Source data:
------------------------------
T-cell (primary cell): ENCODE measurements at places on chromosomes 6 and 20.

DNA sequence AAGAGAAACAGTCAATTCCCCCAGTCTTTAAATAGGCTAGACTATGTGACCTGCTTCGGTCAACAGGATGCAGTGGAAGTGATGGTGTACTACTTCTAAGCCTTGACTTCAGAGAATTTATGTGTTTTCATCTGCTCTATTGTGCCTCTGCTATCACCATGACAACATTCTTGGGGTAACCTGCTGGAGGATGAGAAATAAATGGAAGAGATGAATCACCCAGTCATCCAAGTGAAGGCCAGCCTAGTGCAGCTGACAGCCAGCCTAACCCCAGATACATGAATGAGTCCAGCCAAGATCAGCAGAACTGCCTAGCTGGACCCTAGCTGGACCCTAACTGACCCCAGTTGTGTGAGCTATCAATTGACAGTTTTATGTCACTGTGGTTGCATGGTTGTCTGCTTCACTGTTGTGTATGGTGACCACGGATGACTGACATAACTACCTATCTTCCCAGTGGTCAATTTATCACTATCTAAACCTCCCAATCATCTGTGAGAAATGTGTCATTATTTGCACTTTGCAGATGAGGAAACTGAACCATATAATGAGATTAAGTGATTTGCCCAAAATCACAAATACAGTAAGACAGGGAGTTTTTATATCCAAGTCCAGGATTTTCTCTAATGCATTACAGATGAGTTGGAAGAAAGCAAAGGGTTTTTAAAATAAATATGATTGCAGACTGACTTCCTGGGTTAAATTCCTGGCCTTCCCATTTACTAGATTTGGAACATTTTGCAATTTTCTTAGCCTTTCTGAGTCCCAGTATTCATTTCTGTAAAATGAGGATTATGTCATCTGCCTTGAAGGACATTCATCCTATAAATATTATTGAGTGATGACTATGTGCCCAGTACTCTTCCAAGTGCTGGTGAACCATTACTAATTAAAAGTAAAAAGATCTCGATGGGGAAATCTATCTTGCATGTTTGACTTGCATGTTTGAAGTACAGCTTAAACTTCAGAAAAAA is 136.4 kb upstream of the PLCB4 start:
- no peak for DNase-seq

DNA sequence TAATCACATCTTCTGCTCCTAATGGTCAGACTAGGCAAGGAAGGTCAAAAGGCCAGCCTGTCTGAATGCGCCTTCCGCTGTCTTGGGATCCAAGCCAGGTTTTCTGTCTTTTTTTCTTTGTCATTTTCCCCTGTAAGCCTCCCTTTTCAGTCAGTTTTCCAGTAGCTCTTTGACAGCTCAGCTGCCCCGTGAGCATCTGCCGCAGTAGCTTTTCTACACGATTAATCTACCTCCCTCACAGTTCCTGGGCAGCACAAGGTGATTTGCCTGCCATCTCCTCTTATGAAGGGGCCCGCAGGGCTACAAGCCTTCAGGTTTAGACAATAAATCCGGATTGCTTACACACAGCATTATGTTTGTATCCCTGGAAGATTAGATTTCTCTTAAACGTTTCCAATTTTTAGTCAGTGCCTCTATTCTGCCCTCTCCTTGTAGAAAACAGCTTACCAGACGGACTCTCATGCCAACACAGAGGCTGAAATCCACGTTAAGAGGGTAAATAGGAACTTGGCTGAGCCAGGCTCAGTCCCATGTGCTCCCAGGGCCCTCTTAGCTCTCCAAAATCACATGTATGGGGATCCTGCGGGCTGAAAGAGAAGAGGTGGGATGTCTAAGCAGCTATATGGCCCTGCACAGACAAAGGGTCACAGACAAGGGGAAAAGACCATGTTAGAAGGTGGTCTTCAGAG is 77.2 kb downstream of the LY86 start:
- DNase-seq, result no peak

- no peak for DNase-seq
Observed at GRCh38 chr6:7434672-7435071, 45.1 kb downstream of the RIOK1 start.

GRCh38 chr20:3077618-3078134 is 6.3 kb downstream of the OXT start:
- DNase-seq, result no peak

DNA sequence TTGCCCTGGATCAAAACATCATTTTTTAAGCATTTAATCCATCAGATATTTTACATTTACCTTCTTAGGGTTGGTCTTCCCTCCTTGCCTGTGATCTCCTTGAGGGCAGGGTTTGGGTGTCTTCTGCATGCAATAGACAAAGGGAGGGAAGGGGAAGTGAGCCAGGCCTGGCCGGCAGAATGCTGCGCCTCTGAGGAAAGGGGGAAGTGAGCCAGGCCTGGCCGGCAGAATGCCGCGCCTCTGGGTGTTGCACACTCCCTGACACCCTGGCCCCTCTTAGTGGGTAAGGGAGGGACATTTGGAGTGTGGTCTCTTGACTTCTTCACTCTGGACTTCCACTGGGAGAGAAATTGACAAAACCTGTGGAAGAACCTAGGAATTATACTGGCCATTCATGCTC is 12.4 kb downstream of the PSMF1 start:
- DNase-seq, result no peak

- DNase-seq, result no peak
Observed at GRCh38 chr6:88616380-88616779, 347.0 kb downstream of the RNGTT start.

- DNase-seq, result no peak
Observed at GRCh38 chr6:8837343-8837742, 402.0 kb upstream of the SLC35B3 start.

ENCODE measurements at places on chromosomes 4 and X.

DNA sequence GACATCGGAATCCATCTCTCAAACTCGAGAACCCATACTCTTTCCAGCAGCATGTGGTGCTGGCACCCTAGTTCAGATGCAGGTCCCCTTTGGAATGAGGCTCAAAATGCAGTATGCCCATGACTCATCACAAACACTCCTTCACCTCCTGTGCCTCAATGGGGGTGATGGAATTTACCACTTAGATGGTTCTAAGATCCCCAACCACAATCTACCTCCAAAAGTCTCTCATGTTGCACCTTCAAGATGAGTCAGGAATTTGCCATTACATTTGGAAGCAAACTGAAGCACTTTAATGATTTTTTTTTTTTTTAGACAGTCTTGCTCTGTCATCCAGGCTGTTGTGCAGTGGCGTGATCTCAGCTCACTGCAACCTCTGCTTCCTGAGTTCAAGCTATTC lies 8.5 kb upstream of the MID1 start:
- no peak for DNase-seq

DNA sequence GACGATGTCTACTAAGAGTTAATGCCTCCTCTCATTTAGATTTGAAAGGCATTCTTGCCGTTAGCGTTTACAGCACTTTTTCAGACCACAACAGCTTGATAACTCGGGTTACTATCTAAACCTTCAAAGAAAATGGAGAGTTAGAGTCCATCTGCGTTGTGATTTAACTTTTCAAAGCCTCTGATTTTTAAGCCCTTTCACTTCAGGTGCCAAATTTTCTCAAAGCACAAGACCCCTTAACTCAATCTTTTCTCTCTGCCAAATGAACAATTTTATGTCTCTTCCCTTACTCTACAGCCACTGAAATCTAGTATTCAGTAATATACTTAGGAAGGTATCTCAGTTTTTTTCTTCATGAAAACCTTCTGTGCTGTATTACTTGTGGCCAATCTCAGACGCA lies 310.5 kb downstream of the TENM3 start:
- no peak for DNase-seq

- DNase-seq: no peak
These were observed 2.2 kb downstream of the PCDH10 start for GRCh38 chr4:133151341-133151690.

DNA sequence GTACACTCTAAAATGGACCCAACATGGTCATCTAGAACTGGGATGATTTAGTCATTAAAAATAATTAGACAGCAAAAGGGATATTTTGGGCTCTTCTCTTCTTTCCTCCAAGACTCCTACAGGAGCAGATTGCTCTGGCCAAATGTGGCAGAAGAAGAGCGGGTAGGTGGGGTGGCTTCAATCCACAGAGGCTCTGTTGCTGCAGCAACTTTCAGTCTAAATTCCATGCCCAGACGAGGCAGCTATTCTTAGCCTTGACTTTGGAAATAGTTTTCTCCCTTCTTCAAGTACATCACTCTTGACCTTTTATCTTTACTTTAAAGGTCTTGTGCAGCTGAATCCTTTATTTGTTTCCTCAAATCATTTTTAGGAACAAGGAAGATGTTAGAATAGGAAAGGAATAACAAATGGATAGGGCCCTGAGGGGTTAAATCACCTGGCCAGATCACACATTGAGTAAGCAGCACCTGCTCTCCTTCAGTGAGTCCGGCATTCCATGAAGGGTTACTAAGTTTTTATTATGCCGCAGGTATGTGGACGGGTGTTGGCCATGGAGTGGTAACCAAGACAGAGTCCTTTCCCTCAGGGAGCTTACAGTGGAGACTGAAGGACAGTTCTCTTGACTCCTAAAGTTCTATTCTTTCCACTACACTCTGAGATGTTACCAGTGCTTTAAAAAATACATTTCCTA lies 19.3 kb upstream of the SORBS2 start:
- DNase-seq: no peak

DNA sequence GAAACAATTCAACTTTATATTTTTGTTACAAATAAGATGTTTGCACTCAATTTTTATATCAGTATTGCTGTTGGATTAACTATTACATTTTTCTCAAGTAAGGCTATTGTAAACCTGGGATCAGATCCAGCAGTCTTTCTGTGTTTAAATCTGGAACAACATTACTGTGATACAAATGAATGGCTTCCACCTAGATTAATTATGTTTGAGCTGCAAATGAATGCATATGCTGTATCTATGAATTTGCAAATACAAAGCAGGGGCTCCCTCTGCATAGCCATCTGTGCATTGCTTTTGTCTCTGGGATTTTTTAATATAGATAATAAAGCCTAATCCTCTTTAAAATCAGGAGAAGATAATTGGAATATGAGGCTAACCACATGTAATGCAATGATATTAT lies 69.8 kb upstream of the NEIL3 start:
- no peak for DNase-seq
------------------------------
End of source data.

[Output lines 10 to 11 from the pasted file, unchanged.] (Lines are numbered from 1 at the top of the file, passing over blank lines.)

DNA sequence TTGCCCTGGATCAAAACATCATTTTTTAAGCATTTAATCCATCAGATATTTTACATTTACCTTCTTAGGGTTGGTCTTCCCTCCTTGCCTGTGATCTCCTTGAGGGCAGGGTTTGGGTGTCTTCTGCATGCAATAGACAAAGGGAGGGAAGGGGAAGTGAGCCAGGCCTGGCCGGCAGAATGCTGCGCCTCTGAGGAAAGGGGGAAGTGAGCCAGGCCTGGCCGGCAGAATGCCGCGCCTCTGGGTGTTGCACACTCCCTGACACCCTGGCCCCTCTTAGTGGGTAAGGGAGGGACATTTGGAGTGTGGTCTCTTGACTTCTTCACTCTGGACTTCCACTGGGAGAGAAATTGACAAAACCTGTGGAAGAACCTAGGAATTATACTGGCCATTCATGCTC is 12.4 kb downstream of the PSMF1 start:
- DNase-seq, result no peak